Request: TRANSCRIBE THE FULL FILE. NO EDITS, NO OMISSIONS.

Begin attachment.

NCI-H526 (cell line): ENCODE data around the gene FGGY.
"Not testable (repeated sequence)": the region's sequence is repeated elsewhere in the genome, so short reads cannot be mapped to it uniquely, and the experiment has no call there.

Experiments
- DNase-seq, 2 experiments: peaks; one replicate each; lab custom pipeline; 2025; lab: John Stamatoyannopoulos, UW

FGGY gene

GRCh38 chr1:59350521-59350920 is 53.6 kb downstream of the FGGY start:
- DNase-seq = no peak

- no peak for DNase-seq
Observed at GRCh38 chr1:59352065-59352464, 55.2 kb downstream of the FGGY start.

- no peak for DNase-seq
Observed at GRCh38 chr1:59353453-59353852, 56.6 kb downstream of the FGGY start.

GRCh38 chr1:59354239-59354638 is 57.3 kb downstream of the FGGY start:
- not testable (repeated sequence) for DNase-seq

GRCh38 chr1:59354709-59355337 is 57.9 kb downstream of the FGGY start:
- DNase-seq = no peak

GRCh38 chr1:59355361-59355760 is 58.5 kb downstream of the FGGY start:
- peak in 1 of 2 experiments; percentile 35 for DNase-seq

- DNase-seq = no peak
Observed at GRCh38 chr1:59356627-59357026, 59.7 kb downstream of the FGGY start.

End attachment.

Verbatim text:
NCI-H526 (cell line): ENCODE data around the gene FGGY.
"Not testable (repeated sequence)": the region's sequence is repeated elsewhere in the genome, so short reads cannot be mapped to it uniquely, and the experiment has no call there.

Experiments
- DNase-seq, 2 experiments: peaks; one replicate each; lab custom pipeline; 2025; lab: John Stamatoyannopoulos, UW

FGGY gene

GRCh38 chr1:59350521-59350920 is 53.6 kb downstream of the FGGY start:
- DNase-seq = no peak

- no peak for DNase-seq
Observed at GRCh38 chr1:59352065-59352464, 55.2 kb downstream of the FGGY start.

- no peak for DNase-seq
Observed at GRCh38 chr1:59353453-59353852, 56.6 kb downstream of the FGGY start.

GRCh38 chr1:59354239-59354638 is 57.3 kb downstream of the FGGY start:
- not testable (repeated sequence) for DNase-seq

GRCh38 chr1:59354709-59355337 is 57.9 kb downstream of the FGGY start:
- DNase-seq = no peak

GRCh38 chr1:59355361-59355760 is 58.5 kb downstream of the FGGY start:
- peak in 1 of 2 experiments; percentile 35 for DNase-seq

- DNase-seq = no peak
Observed at GRCh38 chr1:59356627-59357026, 59.7 kb downstream of the FGGY start.